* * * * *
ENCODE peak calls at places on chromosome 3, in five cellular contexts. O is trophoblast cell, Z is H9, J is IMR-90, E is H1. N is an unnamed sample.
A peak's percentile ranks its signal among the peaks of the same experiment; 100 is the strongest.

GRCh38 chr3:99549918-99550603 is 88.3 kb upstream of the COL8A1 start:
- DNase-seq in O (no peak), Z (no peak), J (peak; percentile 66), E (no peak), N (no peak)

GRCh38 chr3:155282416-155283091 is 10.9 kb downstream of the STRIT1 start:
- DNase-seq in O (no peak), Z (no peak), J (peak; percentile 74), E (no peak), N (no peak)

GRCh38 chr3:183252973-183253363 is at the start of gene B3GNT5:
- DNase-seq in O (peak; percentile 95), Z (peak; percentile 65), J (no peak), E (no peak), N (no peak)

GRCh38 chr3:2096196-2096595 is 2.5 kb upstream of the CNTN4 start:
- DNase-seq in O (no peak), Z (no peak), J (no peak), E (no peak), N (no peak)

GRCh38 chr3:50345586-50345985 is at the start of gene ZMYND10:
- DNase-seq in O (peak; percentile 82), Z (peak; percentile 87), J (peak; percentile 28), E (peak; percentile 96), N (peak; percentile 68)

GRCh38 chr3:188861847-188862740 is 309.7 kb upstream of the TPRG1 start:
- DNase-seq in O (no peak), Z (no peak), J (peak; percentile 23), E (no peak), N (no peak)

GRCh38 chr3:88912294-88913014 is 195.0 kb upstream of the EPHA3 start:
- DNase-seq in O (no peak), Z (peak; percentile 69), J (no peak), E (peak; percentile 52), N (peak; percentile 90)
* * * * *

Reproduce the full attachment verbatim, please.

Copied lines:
ENCODE peak calls at places on chromosome 3, in five cellular contexts. O is trophoblast cell, Z is H9, J is IMR-90, E is H1. N is an unnamed sample.
A peak's percentile ranks its signal among the peaks of the same experiment; 100 is the strongest.

GRCh38 chr3:99549918-99550603 is 88.3 kb upstream of the COL8A1 start:
- DNase-seq in O (no peak), Z (no peak), J (peak; percentile 66), E (no peak), N (no peak)

GRCh38 chr3:155282416-155283091 is 10.9 kb downstream of the STRIT1 start:
- DNase-seq in O (no peak), Z (no peak), J (peak; percentile 74), E (no peak), N (no peak)

GRCh38 chr3:183252973-183253363 is at the start of gene B3GNT5:
- DNase-seq in O (peak; percentile 95), Z (peak; percentile 65), J (no peak), E (no peak), N (no peak)

GRCh38 chr3:2096196-2096595 is 2.5 kb upstream of the CNTN4 start:
- DNase-seq in O (no peak), Z (no peak), J (no peak), E (no peak), N (no peak)

GRCh38 chr3:50345586-50345985 is at the start of gene ZMYND10:
- DNase-seq in O (peak; percentile 82), Z (peak; percentile 87), J (peak; percentile 28), E (peak; percentile 96), N (peak; percentile 68)

GRCh38 chr3:188861847-188862740 is 309.7 kb upstream of the TPRG1 start:
- DNase-seq in O (no peak), Z (no peak), J (peak; percentile 23), E (no peak), N (no peak)

GRCh38 chr3:88912294-88913014 is 195.0 kb upstream of the EPHA3 start:
- DNase-seq in O (no peak), Z (peak; percentile 69), J (no peak), E (peak; percentile 52), N (peak; percentile 90)